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"Understanding Hosta Reversion: Tips for Managing and Correcting This Common Problem"




Hosta Dream Weaver with  Plain Reverted Leaves
Hosta Dream Weaver with Reverted Leaves

Many of us choose our Hosta variety because of the way it looks. Like the beautifully variegated Dream Weaver.

It is therefore somewhat of an issue when your favourite Hosta throws up a stem or two that look totally different to the one you love. This is called reversion, where some of the plant reverts to a solid colour of one of its ancestors.

Some people are lucky and will get a reversion that is worth keeping. This is known as a sport. If a variegated Hosta produces blue or green leaves it may be a ‘sport’, a mutation or new variety. Many varieties on the market today are from sports.


Usually, you will get just a plain old green colour. Some Hostas are more prone to this than others. You could be very unlucky and the whole plant reverts to a plain colour. If you have a Hosta that is starting to revert, it’s important not to leave it and hope that it will resolve the problem on its own. Reversions may start as one shoot but can quickly start to overwhelm the rest of the plant and leave you with a fully reverted plant.

Hosta with green or blue leaves may not be a true reversion. A green or blue leaved Hosta tends to be more vigorous than a variegated plant. If left, it will usually out-grow the variegated Hosta over time.


Once the variegation has been lost due to the stronger reverted variety, it is very unlikely that the variegation will return. You have lost your original variety. So sad to see this happen.

So! What can we do about this problem?

Whether a reversion or sport, the reverted or sport part of the Hosta does need to be removed.


If the problem is just a few, occasional reverted leaves, then you only need to remove them at the base of the plant, using a sharp but disinfected knife.

If the reversion is sizeable, such as our example, then you need trace the leaves down to their base and find a whole shoot or section of the plant has turned green or blue, then you will need to cut out the piece, including its crown and roots.


Reversion seems to be more prevalent in Hostas grown in pots and containers, so we will show you what to do with these. However, if it occurs in a border Hosta, the process is the same, other than needing to dig the Hosta up.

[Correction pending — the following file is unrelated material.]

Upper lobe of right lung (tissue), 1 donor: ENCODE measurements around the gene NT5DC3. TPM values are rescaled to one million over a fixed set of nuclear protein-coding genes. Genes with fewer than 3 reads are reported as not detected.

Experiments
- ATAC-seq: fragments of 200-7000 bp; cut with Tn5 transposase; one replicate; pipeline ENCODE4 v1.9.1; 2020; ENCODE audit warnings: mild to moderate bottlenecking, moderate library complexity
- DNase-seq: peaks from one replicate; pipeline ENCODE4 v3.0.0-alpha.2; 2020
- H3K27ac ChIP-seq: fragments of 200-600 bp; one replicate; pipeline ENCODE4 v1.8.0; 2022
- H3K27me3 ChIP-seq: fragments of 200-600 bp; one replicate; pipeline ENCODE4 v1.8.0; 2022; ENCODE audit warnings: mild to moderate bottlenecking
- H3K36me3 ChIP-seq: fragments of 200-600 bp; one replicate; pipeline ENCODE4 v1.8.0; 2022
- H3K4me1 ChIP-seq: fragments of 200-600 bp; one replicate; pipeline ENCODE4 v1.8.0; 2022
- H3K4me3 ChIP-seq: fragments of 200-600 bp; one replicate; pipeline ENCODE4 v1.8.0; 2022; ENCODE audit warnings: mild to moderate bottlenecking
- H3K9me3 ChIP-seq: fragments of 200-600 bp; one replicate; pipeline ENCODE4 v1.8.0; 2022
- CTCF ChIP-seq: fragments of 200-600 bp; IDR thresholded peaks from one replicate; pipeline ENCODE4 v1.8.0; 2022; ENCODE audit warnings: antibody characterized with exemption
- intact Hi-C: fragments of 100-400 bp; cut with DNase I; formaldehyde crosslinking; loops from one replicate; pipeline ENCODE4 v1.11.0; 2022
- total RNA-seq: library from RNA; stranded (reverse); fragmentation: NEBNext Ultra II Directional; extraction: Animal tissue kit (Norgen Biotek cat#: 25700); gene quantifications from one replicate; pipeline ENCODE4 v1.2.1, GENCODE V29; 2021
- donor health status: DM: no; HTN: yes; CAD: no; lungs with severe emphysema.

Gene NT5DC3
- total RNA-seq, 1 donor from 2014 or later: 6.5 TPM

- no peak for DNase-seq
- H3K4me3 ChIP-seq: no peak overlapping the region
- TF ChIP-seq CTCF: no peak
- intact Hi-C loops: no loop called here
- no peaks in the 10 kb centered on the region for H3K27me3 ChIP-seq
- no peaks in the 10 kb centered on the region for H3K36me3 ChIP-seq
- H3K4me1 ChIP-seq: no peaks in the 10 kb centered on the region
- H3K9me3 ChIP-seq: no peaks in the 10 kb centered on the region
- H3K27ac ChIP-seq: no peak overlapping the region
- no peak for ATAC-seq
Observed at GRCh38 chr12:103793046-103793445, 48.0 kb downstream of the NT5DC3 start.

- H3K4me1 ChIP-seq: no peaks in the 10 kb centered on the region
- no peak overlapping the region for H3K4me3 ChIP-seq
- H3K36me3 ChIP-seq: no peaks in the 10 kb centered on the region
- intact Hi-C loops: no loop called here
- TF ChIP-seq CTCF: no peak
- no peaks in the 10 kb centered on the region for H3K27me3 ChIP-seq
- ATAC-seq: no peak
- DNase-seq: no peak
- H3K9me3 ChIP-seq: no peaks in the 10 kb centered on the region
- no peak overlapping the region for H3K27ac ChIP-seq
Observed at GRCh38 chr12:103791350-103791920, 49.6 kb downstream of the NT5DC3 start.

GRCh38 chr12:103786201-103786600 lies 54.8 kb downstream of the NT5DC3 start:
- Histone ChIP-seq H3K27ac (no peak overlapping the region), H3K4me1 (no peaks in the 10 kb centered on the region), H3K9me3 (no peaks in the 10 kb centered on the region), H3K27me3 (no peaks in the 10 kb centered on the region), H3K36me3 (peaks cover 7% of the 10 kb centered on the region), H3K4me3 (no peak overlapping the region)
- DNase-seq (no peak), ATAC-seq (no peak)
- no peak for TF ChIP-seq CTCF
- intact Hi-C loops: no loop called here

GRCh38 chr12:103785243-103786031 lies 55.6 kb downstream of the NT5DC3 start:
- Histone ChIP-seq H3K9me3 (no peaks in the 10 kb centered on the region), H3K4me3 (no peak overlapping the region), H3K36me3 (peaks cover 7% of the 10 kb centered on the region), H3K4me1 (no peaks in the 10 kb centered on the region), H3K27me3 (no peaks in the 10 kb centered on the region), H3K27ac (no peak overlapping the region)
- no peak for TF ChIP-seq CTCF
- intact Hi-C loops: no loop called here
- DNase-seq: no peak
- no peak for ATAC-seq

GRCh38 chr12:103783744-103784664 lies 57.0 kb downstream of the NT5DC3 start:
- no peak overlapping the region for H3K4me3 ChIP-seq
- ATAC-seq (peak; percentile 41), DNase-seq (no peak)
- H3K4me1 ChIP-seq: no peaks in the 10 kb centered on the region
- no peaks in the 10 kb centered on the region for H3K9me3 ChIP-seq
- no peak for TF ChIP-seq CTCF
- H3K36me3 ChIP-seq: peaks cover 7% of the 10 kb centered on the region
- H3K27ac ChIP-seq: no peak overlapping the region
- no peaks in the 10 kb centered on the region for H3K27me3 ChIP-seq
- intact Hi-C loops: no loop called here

We have a Hosta Dreamweaver, in a large clay pot, with its beautiful, variegated foliage with this huge great green leaved element, that you may note is stronger than the variegated foliage.

This is nothing to fear doing this. It’s not rocket science. Take a deep breath and a steady hand.


Photos showing stages of Removing Reverted Section From Hosta Dreamweaver



Stages of Removing Reverted Section From Hosta Dreamweaver


1.The first thing to notice is that there is a different looking Hosta in the same pot as your prized Hosta. This needs to be removed.


2. Take the containerised Hosta and remove it from the pot. Remove the crocks from the bottom for later re-use.


3. Carefully decide how you will remove the reverting element from the main Hosta. If you can get it off without any of the parent plant, that’s great. However, in this case, I felt it prudent to take a section including part of the variegated section.


4. A practical way of doing this is to cut a straight line, I prefer a carving knife, being careful to leave plenty of roots on it. I cut a straight line through the crown ensuring little damage to the plant.


5. We are left with a Hosta that no longer has a reversion on it, and a piece of two different looking plants. One green one & one like the parent Hosta.


6. The main plant can now be potted back up, using the crocks, the same pot (cleaned) and fresh compost. Watered, labels replaced, and put back on display.


7. The piece with both green & variegated Hostas can now be cut in half. The variegated one is effectively a free plant and can be potted up for another part of the garden, or maybe give away to a friend. This is an exact replica of the parent plant and will be labelled up as Hosta Dream Weaver.


8. However, the green section does not have a name, but if you wish, can be potted up and used as an unknown variety, somewhere else in the garden.

9. I will keep this one as it is very strong and will form a large Hosta, albeit without a name, and place somewhere in the garden in a space that needs a large green Hosta, later in the year when it has formed some new roots.


If you think that the piece cut off might be worth keeping the check its parentage at https://www.myhostas.be/sports/index.htm  Not only do you get a free Hosta, you never know, you might have a new variety. Lucky you!

 


Shop for Hostas HERE







 

John Plant

Rewela Hostas



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